Cobalt Prices Sink as DRC Delays Export Ban

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Making waves in the cobalt sector earlier this month was the Democratic Republic of the Congo (DRC), which revealed two weeks ago that it will be delaying a ban on the export of copper and cobalt concentrate until next year; the ban was originally intended to come into effect this month.

Entrée de la mine souterraine de Kamoto (MNM Picture)
Entrée de la mine souterraine de Kamoto (MNM Picture)

According to Copper Investing News, Instead, the country is pursuing an alternative that Moïse Katumbi, governor of the DRC’s Katanga province, employed during 2010: taxation. Cobalt concentrate exports from the DRC will now be subject to a tax increase of $40 per metric ton (MT), according to Metal-Pages. That means duties rose to $100 per MT on July 15.

As Cobalt Investing News reported, many are unsurprised that the ban is being pushed back. Aimed at encouraging miners to refine and process the affected metals within the DRC, since its announcement skeptics have stated that the region simply does not have enough electricity to run processing plants.

Prices for the metal saw an uptick after the ban’s announcement, but in the past couple of weeks they have begun to move downward.

Price update

Cobalt tetroxide prices in China began dropping last week, Metal-Pages reported, with mainstream transaction prices for cobalt tetroxide 73-percent grade sinking from 171,000 to 176,000 renminbi (US$27,868 to $28,683) per MT to 171,000 to 174,000 renminbi ($27,868 to $28,357) per MT. One producer based in Southern China told the publication that “[c]urrent offer prices are in disarray,” while another stated, “I am pessimistic about market outlook due to a lack of solid support from consumers.”

Since then, cobalt tetroxide prices have continued to fall along with declining European prices. As of yesterday, cobalt tetroxide 73-percent grade was trading in a range of 170,000 to 171,000 renminbi ($27,705 to $27,868) per MT.

Similarly, Chambishi 99.8-percent grade cobalt fell midway through July, dropping 2,000 renminbi per MT to a range of 203,000 to 208,000 renminbi ($33,084 to $33,898) per MT. Prices for the metal sat at 200,000 to 208,000 renminbi ($32,595 to $33,898) per MT on July 23.

Mainstream transaction prices for cobalt chloride 24.2-percent grade came in at 52,000 to 53,000 renminbi (US$8,475 to $8,638) per MT, down 1,500 renminbi per MT from the previous week, on July 18, while 99.95-percent metal produced in China is stable at 210,000 to 212,000 renminbi ($34,224 to $34,550) per MT, said Metal-Pages.

Freeport-McMoRan Copper & Gold (NYSE:FCX) informed its customers towards the end of June that as a result of electricity supply issues, deliveries of cobalt hydroxide from Tenke Fungurume Mining (TFM), located in the DRC, will be lower in the second half of 2013. That production reduction, along with the overall situation in the DRC, could eventually result in a rise in cobalt prices, Metal Bulletin reported at the time.

According to Reuters, lack of available cobalt concentrates from the conflict-torn Democratic Republic of Congo has squeezed prices of the metal to their highest in a year, with further gains seen on the possibility of an export ban for ores from the leading producer.  Prices of high-grade cobalt – used in electronics and aerospace – hit $15/lb this week, the highest since May last year, and up around 50% from lows of $10/lb hit in November last year..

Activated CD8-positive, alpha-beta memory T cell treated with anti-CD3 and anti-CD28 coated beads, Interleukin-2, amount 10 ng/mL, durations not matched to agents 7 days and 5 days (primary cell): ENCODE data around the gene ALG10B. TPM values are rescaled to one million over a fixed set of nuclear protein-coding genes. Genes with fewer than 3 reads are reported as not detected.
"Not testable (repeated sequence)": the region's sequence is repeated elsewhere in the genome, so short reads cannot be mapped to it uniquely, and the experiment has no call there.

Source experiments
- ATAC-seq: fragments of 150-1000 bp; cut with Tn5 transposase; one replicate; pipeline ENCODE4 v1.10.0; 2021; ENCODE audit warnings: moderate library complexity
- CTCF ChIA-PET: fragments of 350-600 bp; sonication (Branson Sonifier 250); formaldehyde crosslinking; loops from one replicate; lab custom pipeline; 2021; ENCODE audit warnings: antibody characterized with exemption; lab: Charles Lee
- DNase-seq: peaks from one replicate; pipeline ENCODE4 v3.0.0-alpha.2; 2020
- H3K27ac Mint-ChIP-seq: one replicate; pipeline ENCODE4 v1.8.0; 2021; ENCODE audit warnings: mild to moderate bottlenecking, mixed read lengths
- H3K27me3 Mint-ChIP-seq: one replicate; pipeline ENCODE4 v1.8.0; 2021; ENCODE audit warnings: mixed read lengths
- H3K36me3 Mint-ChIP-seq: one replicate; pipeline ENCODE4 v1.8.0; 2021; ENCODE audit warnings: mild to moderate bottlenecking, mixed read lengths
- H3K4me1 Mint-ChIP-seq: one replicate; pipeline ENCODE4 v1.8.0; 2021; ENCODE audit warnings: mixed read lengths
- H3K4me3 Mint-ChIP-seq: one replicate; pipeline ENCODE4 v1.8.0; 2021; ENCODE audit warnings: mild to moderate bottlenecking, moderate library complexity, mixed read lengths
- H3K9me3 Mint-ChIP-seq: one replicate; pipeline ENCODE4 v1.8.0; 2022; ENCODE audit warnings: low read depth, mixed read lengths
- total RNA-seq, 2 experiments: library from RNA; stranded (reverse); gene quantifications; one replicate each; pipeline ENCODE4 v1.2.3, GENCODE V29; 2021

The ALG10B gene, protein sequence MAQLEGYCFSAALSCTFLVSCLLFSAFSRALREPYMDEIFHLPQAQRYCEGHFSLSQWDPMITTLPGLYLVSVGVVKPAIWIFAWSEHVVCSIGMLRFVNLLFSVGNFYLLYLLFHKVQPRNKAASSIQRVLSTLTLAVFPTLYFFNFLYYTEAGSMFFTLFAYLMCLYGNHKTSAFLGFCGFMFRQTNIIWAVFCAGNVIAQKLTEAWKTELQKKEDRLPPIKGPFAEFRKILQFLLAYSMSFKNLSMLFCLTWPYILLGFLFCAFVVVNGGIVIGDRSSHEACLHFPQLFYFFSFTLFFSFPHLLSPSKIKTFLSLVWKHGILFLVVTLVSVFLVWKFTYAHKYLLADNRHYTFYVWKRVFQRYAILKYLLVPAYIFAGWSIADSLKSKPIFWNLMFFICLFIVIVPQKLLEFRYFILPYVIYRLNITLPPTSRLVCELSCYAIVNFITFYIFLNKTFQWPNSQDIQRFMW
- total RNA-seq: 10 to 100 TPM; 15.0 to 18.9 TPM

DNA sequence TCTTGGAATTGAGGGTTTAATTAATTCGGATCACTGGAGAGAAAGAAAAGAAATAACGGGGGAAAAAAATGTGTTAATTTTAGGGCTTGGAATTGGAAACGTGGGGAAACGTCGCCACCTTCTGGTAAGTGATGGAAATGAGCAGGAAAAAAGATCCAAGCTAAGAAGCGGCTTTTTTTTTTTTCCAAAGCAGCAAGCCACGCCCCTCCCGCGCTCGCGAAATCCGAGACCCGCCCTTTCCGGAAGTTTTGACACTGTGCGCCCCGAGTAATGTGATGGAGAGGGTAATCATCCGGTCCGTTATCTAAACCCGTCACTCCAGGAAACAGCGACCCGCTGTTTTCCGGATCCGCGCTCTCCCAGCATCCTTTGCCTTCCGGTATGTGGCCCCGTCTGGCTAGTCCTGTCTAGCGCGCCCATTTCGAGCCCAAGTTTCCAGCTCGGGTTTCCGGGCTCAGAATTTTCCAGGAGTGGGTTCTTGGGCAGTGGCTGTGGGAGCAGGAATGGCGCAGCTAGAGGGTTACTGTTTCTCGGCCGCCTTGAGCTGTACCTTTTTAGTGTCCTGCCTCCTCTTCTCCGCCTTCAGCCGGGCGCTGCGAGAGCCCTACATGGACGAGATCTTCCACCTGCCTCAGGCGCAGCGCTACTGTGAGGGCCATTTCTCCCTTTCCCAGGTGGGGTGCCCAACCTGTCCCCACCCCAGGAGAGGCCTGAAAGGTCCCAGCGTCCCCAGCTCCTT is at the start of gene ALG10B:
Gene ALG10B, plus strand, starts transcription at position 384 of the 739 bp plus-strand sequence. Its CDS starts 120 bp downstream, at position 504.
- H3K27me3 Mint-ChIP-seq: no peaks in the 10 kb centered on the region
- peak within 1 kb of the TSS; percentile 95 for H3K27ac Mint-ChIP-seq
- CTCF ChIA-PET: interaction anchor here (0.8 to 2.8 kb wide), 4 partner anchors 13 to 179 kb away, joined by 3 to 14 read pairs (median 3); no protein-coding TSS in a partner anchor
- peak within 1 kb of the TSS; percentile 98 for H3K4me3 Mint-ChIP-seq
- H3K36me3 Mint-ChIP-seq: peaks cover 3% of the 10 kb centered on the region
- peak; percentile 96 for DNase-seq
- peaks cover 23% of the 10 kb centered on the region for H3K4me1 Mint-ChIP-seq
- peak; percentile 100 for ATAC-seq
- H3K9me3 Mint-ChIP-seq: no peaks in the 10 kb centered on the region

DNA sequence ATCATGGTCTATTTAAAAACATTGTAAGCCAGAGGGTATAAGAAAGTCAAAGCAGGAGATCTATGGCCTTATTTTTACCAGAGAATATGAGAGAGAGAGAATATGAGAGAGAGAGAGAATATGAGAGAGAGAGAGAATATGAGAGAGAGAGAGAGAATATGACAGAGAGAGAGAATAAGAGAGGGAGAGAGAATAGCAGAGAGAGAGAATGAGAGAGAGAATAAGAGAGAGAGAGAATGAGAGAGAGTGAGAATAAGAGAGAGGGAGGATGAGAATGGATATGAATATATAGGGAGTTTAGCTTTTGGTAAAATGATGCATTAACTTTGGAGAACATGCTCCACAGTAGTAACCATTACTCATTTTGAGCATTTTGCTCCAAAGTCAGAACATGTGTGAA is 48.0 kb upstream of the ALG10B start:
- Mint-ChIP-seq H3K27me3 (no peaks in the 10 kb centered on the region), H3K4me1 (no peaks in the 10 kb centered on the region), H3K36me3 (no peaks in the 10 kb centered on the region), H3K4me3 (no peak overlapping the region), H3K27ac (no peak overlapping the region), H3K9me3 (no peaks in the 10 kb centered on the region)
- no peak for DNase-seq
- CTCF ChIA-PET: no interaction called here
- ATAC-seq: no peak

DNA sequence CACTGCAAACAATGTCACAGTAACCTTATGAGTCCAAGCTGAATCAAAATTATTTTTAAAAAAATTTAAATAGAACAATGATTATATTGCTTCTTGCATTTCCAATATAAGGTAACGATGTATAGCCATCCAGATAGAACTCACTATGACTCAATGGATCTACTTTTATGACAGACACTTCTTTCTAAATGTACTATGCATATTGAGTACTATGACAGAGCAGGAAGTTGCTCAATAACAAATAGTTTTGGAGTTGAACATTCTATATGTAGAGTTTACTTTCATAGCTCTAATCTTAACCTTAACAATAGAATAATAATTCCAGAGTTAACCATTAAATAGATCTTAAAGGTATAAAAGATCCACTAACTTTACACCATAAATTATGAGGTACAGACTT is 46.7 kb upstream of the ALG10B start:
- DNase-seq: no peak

Lower grade 99.6% cobalt was quoted at around $13/lb to $14.50/lb and 99.3% material at between $12/lb and $13/lb.

Supply concerns surfaced after Freeport-McMoRan Copper & Gold warned customers that flows of cobalt hydroxide from the Tenke Fungurume mine (TFM), one of the world’s largest, would be temporarily reduced on power supply problems.

“We’re seeing customers trying to secure higher quantities ahead of the ban but as people are unsure about how strict they will be but nobody wants to get caught out,” a physical cobalt trader said.

Freeport’s director of external communication Eric Kinneberg said in a statement by email to Reuters that TFM had told some customers that shipments of cobalt hydroxide would be temporarily reduced due to power problems.

“TFM’s copper production and shipments have not been materially impacted by these power disruptions.” he said.

Congo has been battling a year-long insurgency by M23 rebels. UN experts accused Rwanda of sending troops and weapons to support the M23 last year. Rwanda denies the accusation.

Congo’s potential export curb is the latest among resource-rich nations in discouraging exports of concentrates – the intermediate products that feed smelters and refiners – to focus on producing higher-value finished products.

The country attempted to introduce similar rules in 2007 and again in 2010, but each time the decision was reversed.

Looking further ahead into the second half of the year, the market is expected to be well supplied as ramp-ups by new mines come on stream, putting a cap on long-term price rises.

“Demand is still good but not massive. But at the same time you have big projects like Ambatovy coming in from the second half of the year onwards with their supply so that should prevent prices from really taking off,” another cobalt trader said.

Ambatovy, a nickel and cobalt project operated by Toronto’s Sherritt International which aims to produce 5 600 t of refined cobalt per annum for the next three decades, the company said on its website. This will make it one of the world’s largest cobalt operations.

Cobalt consumption in 2012 was 79 125 t, according to consultancy Thomson Reuters GFMS, and is forecast this year at 84 132 t.

Source : Copper Investing News

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